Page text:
14. What do you enjoy most in post-brain-injury life?

Oh gosh, a child like TJ changes you in a profound way. The love you have in your heart for your child and others like him or her is something that is hard to put into words. I want to protect all of them forever. The world is full of evil people who would take advantage. I also enjoy trying to help others – to make it easier for the family who comes after us. There will always be another family. I’ve also learned to let the little things slide because, at the end of the day, they are just that – little.

15. What do you like least about brain injury?

Everything. It’s unrelenting and nasty. It takes a lot and rarely gives anything back.

16. Has anything helped you to accept your survivor’s brain injury?

Yes – TJ is happy. It is hard to justify my being sad or my crying all the time when he is happy. He lives in the now – not for tomorrow or the day before.

17. Has your survivor’s injury affected your home life and relationships and, if so, how?

1-divided-path-tracie-kiernanYes – especially my personal friendships and my relationships with family. I think we are on different paths in life now. While they talk of work and social events, I am constantly thinking What can we do to make it better for TJ and others going through this? My closest friends are now the caregivers and survivors I’ve met locally. We work together locally to make a positive change for the brain-injury community. I also work with an amazing team of ladies who help me run two support-groups for survivors and caregivers. I started my first one seven years ago. I was scared after TJ’s brain injury, and I needed to know I was not alone. I needed hope. The groups grew to over 30,000, and the rest is history. The friendship we have is unbreakable. Shout-out to my amazing admins and friends: Melissa, Shauna, Margie, Mary, Michael, Eddie, and Alex. Love you all! We’ve met many who have inspired us in this journey.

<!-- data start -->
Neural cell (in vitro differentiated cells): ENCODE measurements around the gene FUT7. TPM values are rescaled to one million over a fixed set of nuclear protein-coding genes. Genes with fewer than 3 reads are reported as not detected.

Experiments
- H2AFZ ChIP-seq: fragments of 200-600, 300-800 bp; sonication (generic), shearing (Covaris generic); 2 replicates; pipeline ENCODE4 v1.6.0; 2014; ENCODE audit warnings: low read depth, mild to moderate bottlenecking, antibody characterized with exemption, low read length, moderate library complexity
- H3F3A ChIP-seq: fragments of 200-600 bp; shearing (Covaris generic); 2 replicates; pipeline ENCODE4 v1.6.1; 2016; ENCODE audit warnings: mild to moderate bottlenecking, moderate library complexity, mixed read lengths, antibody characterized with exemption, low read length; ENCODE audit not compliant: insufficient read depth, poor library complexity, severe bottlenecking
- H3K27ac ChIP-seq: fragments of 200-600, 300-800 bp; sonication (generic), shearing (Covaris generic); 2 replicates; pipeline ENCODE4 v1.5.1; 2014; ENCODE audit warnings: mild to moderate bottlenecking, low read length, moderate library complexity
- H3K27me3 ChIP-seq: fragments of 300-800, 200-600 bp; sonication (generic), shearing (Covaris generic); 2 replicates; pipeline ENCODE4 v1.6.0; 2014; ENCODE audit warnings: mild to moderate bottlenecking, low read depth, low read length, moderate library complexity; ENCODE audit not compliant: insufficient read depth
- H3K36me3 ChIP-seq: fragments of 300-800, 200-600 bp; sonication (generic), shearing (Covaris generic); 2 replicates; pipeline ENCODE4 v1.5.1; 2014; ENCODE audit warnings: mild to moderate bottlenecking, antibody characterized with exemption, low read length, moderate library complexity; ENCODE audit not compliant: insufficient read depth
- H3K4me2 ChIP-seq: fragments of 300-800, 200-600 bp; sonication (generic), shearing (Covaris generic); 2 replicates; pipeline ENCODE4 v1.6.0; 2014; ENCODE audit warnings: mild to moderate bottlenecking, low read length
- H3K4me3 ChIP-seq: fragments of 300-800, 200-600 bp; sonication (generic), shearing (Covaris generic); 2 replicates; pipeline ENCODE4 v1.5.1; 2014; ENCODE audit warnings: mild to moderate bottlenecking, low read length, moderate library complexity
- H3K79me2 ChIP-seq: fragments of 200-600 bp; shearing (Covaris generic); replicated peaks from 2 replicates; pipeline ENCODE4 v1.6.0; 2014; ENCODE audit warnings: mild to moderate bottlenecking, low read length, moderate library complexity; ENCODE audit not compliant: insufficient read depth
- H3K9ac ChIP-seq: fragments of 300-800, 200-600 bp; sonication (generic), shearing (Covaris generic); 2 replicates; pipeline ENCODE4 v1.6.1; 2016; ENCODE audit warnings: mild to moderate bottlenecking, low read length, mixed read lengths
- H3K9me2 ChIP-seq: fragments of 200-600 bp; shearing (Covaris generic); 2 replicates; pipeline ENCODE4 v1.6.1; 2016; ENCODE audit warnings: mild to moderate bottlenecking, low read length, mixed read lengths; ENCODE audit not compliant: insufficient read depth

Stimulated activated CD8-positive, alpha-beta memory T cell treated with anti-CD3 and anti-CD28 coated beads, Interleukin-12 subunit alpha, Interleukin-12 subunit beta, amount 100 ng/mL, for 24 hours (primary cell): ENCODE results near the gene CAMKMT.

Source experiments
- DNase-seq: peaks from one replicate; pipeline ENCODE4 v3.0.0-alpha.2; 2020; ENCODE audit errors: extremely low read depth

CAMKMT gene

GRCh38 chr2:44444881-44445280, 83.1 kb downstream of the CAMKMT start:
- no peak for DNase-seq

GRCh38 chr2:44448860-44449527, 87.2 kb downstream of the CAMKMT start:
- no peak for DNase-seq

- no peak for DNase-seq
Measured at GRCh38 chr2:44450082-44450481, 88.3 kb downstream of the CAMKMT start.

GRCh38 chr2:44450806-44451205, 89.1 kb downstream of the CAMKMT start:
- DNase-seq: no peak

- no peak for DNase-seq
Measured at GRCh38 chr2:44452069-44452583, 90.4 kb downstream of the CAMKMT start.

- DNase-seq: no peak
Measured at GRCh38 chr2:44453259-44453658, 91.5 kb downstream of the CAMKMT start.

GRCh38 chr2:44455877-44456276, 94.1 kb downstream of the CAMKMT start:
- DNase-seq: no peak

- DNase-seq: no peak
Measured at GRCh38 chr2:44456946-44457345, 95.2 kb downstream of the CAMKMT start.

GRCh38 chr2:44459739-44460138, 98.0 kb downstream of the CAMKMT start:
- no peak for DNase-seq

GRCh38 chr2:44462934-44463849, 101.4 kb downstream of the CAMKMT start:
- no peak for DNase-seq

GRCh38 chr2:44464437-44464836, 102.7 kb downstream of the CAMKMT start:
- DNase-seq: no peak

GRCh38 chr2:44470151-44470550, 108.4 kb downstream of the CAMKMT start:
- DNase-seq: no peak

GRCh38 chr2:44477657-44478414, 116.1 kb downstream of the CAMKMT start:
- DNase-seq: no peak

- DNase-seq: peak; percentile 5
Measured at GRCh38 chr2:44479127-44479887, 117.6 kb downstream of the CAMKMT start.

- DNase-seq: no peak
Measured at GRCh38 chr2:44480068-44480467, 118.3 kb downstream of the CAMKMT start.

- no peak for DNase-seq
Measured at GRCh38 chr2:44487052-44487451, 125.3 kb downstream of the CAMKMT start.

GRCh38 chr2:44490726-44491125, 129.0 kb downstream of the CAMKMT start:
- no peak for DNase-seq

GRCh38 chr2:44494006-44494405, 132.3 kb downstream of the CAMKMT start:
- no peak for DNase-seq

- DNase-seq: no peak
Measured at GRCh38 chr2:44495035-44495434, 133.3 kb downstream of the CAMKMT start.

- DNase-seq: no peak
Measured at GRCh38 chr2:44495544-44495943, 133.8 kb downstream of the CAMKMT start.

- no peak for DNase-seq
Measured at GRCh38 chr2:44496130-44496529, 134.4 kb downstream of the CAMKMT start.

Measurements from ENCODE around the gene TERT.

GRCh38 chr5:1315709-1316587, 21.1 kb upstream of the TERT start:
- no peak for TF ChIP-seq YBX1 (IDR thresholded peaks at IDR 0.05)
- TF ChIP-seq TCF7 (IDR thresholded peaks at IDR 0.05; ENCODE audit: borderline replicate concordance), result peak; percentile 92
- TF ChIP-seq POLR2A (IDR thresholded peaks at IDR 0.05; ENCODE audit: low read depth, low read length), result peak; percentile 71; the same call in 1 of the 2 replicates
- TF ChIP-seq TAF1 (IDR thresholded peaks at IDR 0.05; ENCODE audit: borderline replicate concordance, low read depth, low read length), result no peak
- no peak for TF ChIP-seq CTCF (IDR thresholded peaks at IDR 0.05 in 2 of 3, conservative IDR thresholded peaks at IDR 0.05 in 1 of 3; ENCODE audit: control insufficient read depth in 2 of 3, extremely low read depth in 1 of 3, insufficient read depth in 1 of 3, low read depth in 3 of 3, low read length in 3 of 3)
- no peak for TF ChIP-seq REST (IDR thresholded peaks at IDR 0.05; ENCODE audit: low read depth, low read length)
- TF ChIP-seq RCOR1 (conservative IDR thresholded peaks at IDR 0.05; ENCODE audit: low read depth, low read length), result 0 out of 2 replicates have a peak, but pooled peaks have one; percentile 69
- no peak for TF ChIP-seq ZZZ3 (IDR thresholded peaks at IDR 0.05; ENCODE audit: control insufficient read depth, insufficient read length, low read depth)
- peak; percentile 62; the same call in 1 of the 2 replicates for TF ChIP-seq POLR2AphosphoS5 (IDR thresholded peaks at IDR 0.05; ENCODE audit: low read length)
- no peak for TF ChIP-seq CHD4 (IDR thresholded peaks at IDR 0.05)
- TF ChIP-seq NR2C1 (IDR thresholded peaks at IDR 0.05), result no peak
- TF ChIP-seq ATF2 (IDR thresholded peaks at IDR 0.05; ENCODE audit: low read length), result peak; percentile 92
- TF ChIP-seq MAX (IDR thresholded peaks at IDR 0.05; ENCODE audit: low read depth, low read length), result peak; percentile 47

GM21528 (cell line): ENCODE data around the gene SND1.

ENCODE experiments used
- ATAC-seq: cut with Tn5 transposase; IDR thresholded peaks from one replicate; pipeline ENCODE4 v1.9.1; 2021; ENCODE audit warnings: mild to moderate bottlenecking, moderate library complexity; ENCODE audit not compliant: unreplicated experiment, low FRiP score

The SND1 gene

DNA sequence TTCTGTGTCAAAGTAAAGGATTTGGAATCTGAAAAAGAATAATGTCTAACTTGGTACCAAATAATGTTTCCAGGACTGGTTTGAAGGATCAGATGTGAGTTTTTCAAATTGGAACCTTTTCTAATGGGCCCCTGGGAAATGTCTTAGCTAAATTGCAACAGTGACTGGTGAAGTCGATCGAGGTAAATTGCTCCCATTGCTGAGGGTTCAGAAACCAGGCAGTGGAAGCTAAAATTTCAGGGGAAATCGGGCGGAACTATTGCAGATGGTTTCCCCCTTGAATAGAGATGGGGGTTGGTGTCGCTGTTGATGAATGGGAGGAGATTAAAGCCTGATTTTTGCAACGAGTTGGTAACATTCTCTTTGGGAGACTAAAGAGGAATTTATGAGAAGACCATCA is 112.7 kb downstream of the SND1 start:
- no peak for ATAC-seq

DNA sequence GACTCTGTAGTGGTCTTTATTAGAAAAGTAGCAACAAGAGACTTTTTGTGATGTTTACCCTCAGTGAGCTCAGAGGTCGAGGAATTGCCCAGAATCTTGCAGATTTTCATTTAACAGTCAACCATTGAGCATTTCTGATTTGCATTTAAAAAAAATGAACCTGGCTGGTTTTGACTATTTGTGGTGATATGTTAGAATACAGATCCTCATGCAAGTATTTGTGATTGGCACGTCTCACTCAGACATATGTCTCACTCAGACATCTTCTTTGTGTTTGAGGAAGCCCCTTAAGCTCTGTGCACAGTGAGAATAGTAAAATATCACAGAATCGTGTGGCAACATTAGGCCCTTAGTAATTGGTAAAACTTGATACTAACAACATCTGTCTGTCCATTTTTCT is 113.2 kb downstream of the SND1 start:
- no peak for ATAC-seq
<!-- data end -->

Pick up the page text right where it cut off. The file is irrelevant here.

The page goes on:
18. Has your social life been altered or changed and, if so, how?

Um, what social life?! Seriously, I have no social life. It’s too hard to connect with others.

19. What are your plans?

My #1 plan is finding the best long-term situation for TJ that will ensure the best care he can have when we can no longer do so. Personally, I also plan to continue making a difference locally. We have several projects we are working on, and I have some more ideas to help. I ALWAYS have an idea. I’m always thinking big. Nothing brings me greater joy than helping others. It is important for families to know they aren’t alone and that people care enough to try and make it better. I try to do my part because of my son and the many we have met.